The battle against biopiracy

Published on Pambazuka News, by Khadija Sharife, Nov. 11, 2010.

As multinational food processor Nestlé attempts to patent the well-known benefits of South Africa’s fynbos plants, Khadija Sharife explains the role tax havens play in enabling corporations to protect the value of intellectual property rights.

Here in South Africa, consumption of rooibos tea, rusks and biltong (dried and spiced beef), is a national past-time. Sure, we engage in other activities – work, procreation, exercise, showering. But really, when it comes to chowing on homegrown grub, its safe to say that all other ‘musts’ take second place to our quest to be good citizens. 

Of the three, it is rooibos (or ‘red bush’) endemic to South Africa – grown only in the Cederburg Mountains of the Western Cape – that is renowned amongst South Africans for its magical properties. The fynbos plants’ extraordinary properties range from curing acne to slowing ageing, inflammation and hair loss, thanks to at least one of its known – and most active, antioxidant ingredient: Aspalathin. Most scientists believe the property is available only in the rooibos plant.

Recently, Nestec SA, a subsidiary of Nestlé, based in Switzerland, applied for five patents, using water or alcohol extraction, for conditions much the same i.e.: rooibos being the ‘discovered’ property, in addition to that of the honeybush, another endemic plant.

Nestlé, which holds 30.5 per cent shares in L’Oréal (the world’s largest cosmetic producer), and 50 per cent in Inneov (a joint venture with L’Oréal), claims that it had no intention of making commercial use of the plants in the future – though it hopes for the 20 year patent. The company further claims to have contravened no national laws (despite stipulating the need for prior informed consent) or international frameworks.

Thanks to the effort of Natural Justice in South Africa, a local organisation comprised of attorneys ‘for communities and the environment’, the issue is now on the table. Thankfully, this is sooner rather than later as in Switzerland, applications are publicly available 18 months after filing. Filing the patent costs CHF200, with another CHF500 for the examination process. The European Patent Convention allows for applicants to file across more than 30 European states, with a single application … //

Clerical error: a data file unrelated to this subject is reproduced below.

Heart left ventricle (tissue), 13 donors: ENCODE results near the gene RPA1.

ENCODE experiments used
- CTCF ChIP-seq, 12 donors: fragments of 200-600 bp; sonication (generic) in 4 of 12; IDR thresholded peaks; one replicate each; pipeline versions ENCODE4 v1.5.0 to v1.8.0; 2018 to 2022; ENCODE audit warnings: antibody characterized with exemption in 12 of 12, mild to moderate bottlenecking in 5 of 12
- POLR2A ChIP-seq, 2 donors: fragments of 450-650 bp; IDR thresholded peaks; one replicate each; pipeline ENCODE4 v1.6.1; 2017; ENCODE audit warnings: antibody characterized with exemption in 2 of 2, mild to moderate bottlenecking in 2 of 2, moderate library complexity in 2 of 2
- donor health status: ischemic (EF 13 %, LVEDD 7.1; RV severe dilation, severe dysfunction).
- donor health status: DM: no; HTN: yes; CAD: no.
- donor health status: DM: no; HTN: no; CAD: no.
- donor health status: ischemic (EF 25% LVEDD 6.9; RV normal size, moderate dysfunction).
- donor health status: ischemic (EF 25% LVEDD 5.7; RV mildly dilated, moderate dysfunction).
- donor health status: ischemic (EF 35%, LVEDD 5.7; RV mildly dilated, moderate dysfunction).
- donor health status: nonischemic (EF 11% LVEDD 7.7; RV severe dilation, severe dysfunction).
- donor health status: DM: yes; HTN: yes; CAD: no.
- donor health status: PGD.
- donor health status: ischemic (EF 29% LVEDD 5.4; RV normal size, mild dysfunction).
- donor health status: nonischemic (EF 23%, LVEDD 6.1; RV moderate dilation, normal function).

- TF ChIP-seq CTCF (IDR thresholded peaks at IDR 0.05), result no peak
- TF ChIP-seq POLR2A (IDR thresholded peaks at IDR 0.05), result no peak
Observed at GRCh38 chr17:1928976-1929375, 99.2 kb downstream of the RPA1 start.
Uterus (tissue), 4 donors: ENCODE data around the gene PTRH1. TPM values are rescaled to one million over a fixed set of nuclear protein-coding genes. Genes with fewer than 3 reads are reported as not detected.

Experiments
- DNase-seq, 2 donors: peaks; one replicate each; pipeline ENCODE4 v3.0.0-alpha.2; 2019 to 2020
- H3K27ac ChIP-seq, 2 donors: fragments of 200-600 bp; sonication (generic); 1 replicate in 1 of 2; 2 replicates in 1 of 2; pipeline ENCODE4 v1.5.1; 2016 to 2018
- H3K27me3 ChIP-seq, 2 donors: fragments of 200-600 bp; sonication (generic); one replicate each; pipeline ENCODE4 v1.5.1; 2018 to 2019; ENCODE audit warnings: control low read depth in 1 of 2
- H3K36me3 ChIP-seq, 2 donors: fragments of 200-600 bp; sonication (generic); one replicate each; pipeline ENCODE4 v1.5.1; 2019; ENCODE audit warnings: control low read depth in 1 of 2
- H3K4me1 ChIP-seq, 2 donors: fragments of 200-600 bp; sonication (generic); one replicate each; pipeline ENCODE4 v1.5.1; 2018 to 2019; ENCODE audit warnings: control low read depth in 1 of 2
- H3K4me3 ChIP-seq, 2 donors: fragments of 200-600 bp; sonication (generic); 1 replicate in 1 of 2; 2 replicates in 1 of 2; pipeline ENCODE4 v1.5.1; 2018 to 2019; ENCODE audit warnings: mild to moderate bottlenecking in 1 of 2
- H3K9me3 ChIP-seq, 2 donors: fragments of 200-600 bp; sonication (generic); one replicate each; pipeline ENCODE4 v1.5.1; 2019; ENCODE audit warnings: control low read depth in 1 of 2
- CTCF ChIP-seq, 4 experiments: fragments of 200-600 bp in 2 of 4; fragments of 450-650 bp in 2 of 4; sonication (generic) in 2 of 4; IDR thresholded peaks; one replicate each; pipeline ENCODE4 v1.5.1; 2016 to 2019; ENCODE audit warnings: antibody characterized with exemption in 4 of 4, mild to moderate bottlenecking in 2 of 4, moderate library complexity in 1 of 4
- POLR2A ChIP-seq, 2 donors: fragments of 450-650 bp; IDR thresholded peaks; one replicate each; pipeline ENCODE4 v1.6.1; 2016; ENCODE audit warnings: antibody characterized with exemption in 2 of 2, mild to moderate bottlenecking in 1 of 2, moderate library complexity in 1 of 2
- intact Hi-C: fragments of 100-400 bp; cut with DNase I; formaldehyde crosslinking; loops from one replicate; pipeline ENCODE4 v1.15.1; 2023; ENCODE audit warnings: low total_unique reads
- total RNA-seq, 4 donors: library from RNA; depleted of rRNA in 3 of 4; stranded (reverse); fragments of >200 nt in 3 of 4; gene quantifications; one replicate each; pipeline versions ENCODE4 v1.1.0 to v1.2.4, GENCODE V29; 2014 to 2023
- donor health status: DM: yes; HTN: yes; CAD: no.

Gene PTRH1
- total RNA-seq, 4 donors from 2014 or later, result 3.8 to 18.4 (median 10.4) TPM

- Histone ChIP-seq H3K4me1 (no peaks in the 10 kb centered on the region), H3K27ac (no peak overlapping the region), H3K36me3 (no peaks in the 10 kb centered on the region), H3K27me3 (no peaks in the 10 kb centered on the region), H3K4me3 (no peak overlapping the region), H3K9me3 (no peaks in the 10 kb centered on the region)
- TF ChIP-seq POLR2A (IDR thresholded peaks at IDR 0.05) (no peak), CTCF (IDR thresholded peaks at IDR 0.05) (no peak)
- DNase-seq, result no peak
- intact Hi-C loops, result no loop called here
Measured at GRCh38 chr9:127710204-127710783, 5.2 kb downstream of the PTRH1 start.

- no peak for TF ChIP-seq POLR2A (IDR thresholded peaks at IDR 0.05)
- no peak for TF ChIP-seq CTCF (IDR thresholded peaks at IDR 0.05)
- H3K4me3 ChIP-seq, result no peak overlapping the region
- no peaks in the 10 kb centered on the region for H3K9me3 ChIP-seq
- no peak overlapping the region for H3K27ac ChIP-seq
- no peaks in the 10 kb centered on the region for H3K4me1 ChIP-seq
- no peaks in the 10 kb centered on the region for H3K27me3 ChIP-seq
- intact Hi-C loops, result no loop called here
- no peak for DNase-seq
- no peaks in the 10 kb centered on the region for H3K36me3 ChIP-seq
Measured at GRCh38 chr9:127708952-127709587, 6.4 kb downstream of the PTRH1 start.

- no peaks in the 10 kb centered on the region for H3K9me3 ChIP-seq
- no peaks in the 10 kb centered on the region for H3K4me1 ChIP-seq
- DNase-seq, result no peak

… As most disreputable African dictators and terribly respectable multinationals will attest in the privacy of their mansions, Switzerland is the world’s premier secrecy vault and low tax state, depending on the aggressiveness of the corporation’s ‘tax planning’. Ceding ownership of intellectual property and other intangible assets to entities in tax havens allows for companies to retain profit from royalties etc, without having to cough up taxes, as well as allowing companies to act as remote ‘contracted’ parties rather than manufacturers. McDonalds did the same following the UK’s new tax rules in 2009, while SABMiller, one of the world’s five leading beverage companies, has long since used the Netherlands for the same purpose. (full text).

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